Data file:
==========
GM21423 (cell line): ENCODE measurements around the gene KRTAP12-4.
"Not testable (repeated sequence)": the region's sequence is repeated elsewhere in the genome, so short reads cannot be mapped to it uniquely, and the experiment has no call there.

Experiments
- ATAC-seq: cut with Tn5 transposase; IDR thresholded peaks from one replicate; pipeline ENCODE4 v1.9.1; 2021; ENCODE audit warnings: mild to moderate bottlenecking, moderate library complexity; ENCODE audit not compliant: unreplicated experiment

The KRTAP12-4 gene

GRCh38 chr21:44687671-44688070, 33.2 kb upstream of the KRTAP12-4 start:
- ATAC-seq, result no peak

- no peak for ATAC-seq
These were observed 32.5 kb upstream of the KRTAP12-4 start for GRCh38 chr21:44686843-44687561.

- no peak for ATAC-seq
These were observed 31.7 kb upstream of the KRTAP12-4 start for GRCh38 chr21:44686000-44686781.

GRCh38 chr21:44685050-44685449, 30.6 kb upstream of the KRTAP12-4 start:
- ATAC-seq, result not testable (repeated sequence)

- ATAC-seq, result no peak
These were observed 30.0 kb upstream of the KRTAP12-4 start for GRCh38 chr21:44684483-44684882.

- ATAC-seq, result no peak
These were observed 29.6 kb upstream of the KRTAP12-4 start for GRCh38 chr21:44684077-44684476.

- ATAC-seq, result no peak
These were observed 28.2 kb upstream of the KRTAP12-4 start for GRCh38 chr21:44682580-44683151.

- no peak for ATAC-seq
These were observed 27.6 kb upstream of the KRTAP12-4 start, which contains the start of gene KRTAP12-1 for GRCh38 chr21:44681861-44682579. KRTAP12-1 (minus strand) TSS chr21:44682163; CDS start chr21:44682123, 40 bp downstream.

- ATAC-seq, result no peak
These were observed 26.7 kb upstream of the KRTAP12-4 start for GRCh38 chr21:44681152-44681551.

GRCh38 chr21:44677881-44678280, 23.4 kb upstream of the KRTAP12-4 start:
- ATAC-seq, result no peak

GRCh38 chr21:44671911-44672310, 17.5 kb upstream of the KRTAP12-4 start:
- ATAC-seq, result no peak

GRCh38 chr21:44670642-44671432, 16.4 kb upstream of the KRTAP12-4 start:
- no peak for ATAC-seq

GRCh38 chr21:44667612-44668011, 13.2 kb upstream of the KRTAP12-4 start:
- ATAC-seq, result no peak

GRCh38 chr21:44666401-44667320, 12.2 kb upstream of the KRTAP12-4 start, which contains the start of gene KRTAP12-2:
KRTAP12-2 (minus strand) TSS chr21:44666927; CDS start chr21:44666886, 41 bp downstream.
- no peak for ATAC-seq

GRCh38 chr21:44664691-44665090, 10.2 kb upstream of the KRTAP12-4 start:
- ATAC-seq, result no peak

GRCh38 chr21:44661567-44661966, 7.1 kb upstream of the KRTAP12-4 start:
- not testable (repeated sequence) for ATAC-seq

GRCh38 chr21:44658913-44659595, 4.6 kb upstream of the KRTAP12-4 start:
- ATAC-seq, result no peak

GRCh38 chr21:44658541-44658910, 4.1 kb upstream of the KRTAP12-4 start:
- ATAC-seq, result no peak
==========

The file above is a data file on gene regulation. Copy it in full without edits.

GM21423 (cell line): ENCODE measurements around the gene KRTAP12-4.
"Not testable (repeated sequence)": the region's sequence is repeated elsewhere in the genome, so short reads cannot be mapped to it uniquely, and the experiment has no call there.

Experiments
- ATAC-seq: cut with Tn5 transposase; IDR thresholded peaks from one replicate; pipeline ENCODE4 v1.9.1; 2021; ENCODE audit warnings: mild to moderate bottlenecking, moderate library complexity; ENCODE audit not compliant: unreplicated experiment

The KRTAP12-4 gene

GRCh38 chr21:44687671-44688070, 33.2 kb upstream of the KRTAP12-4 start:
- ATAC-seq, result no peak

- no peak for ATAC-seq
These were observed 32.5 kb upstream of the KRTAP12-4 start for GRCh38 chr21:44686843-44687561.

- no peak for ATAC-seq
These were observed 31.7 kb upstream of the KRTAP12-4 start for GRCh38 chr21:44686000-44686781.

GRCh38 chr21:44685050-44685449, 30.6 kb upstream of the KRTAP12-4 start:
- ATAC-seq, result not testable (repeated sequence)

- ATAC-seq, result no peak
These were observed 30.0 kb upstream of the KRTAP12-4 start for GRCh38 chr21:44684483-44684882.

- ATAC-seq, result no peak
These were observed 29.6 kb upstream of the KRTAP12-4 start for GRCh38 chr21:44684077-44684476.

- ATAC-seq, result no peak
These were observed 28.2 kb upstream of the KRTAP12-4 start for GRCh38 chr21:44682580-44683151.

- no peak for ATAC-seq
These were observed 27.6 kb upstream of the KRTAP12-4 start, which contains the start of gene KRTAP12-1 for GRCh38 chr21:44681861-44682579. KRTAP12-1 (minus strand) TSS chr21:44682163; CDS start chr21:44682123, 40 bp downstream.

- ATAC-seq, result no peak
These were observed 26.7 kb upstream of the KRTAP12-4 start for GRCh38 chr21:44681152-44681551.

GRCh38 chr21:44677881-44678280, 23.4 kb upstream of the KRTAP12-4 start:
- ATAC-seq, result no peak

GRCh38 chr21:44671911-44672310, 17.5 kb upstream of the KRTAP12-4 start:
- ATAC-seq, result no peak

GRCh38 chr21:44670642-44671432, 16.4 kb upstream of the KRTAP12-4 start:
- no peak for ATAC-seq

GRCh38 chr21:44667612-44668011, 13.2 kb upstream of the KRTAP12-4 start:
- ATAC-seq, result no peak

GRCh38 chr21:44666401-44667320, 12.2 kb upstream of the KRTAP12-4 start, which contains the start of gene KRTAP12-2:
KRTAP12-2 (minus strand) TSS chr21:44666927; CDS start chr21:44666886, 41 bp downstream.
- no peak for ATAC-seq

GRCh38 chr21:44664691-44665090, 10.2 kb upstream of the KRTAP12-4 start:
- ATAC-seq, result no peak

GRCh38 chr21:44661567-44661966, 7.1 kb upstream of the KRTAP12-4 start:
- not testable (repeated sequence) for ATAC-seq

GRCh38 chr21:44658913-44659595, 4.6 kb upstream of the KRTAP12-4 start:
- ATAC-seq, result no peak

GRCh38 chr21:44658541-44658910, 4.1 kb upstream of the KRTAP12-4 start:
- ATAC-seq, result no peak